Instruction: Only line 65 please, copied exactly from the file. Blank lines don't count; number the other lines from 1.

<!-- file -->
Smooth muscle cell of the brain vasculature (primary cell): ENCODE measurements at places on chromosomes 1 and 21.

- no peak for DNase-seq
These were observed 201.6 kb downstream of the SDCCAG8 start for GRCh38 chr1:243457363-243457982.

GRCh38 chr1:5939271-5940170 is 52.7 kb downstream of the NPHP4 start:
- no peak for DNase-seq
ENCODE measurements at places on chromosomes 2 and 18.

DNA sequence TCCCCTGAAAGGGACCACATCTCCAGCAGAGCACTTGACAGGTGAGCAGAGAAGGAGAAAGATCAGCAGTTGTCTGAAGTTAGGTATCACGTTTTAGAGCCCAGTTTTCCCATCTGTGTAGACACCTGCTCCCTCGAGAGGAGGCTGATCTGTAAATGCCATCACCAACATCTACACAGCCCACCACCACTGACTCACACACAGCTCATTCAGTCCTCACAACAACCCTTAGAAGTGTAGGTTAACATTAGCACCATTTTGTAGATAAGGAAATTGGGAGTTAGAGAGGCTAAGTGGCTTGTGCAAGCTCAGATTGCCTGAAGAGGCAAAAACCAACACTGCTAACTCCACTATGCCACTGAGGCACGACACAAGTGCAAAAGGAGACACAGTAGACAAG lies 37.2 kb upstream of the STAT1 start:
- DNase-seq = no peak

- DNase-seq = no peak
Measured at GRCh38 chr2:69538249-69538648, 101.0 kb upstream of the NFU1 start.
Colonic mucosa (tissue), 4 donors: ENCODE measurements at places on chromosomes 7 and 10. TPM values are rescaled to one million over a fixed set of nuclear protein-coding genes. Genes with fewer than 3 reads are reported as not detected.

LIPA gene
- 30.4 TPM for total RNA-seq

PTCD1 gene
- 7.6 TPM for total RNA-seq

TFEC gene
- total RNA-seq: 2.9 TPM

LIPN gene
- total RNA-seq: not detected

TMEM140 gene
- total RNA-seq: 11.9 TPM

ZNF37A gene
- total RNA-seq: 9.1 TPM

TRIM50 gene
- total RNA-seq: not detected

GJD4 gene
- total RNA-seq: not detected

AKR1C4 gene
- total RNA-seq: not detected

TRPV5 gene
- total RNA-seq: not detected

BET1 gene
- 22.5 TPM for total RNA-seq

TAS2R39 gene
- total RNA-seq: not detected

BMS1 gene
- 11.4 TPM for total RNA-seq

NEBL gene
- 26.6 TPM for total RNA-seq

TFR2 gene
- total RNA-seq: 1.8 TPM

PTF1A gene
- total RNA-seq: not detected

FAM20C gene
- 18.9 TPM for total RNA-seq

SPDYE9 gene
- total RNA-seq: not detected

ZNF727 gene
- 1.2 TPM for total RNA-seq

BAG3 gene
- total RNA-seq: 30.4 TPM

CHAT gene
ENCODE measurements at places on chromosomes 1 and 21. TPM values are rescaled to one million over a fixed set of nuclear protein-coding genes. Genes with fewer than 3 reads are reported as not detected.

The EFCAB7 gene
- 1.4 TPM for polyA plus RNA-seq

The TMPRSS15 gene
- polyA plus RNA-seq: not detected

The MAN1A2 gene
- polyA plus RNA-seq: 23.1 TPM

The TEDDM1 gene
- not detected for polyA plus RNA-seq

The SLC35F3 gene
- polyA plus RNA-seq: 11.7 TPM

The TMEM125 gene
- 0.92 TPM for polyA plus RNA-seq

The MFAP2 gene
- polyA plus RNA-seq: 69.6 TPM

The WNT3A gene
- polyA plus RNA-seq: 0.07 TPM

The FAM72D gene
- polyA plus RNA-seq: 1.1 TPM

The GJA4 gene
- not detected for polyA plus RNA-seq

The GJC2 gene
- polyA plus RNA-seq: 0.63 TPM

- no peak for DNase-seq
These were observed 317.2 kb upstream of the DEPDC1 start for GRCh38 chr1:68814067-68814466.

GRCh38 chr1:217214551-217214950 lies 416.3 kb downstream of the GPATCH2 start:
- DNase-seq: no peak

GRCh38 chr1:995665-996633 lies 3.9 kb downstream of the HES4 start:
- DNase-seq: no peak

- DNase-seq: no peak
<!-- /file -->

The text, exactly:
- 0.92 TPM for polyA plus RNA-seq